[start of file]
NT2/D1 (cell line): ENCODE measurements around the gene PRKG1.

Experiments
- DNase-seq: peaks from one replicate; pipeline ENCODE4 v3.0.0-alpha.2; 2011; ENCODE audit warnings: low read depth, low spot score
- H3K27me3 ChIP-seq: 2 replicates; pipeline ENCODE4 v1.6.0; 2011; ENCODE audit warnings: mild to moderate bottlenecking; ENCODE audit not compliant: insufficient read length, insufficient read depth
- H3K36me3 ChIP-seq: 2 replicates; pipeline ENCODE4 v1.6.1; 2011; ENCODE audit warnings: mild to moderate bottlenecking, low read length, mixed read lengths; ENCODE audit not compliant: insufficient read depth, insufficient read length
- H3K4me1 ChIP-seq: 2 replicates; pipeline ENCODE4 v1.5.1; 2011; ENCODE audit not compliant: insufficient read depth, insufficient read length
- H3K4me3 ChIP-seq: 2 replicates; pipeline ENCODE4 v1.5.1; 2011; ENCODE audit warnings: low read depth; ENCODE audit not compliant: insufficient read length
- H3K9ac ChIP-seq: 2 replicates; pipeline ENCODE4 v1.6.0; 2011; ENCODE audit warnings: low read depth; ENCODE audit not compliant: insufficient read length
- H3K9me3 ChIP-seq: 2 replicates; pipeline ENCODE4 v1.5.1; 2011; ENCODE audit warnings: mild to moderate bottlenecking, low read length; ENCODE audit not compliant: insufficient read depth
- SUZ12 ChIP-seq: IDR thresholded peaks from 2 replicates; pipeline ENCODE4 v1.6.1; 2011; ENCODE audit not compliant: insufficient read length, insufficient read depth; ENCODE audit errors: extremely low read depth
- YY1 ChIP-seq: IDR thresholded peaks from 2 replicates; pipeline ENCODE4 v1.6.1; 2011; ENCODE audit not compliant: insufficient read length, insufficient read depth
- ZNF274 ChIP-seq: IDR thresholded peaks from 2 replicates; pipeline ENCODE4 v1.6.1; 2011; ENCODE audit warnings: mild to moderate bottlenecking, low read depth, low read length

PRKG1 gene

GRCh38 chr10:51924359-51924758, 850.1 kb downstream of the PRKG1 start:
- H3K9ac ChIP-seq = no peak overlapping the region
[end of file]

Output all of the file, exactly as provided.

NT2/D1 (cell line): ENCODE measurements around the gene PRKG1.

Experiments
- DNase-seq: peaks from one replicate; pipeline ENCODE4 v3.0.0-alpha.2; 2011; ENCODE audit warnings: low read depth, low spot score
- H3K27me3 ChIP-seq: 2 replicates; pipeline ENCODE4 v1.6.0; 2011; ENCODE audit warnings: mild to moderate bottlenecking; ENCODE audit not compliant: insufficient read length, insufficient read depth
- H3K36me3 ChIP-seq: 2 replicates; pipeline ENCODE4 v1.6.1; 2011; ENCODE audit warnings: mild to moderate bottlenecking, low read length, mixed read lengths; ENCODE audit not compliant: insufficient read depth, insufficient read length
- H3K4me1 ChIP-seq: 2 replicates; pipeline ENCODE4 v1.5.1; 2011; ENCODE audit not compliant: insufficient read depth, insufficient read length
- H3K4me3 ChIP-seq: 2 replicates; pipeline ENCODE4 v1.5.1; 2011; ENCODE audit warnings: low read depth; ENCODE audit not compliant: insufficient read length
- H3K9ac ChIP-seq: 2 replicates; pipeline ENCODE4 v1.6.0; 2011; ENCODE audit warnings: low read depth; ENCODE audit not compliant: insufficient read length
- H3K9me3 ChIP-seq: 2 replicates; pipeline ENCODE4 v1.5.1; 2011; ENCODE audit warnings: mild to moderate bottlenecking, low read length; ENCODE audit not compliant: insufficient read depth
- SUZ12 ChIP-seq: IDR thresholded peaks from 2 replicates; pipeline ENCODE4 v1.6.1; 2011; ENCODE audit not compliant: insufficient read length, insufficient read depth; ENCODE audit errors: extremely low read depth
- YY1 ChIP-seq: IDR thresholded peaks from 2 replicates; pipeline ENCODE4 v1.6.1; 2011; ENCODE audit not compliant: insufficient read length, insufficient read depth
- ZNF274 ChIP-seq: IDR thresholded peaks from 2 replicates; pipeline ENCODE4 v1.6.1; 2011; ENCODE audit warnings: mild to moderate bottlenecking, low read depth, low read length

PRKG1 gene

GRCh38 chr10:51924359-51924758, 850.1 kb downstream of the PRKG1 start:
- H3K9ac ChIP-seq = no peak overlapping the region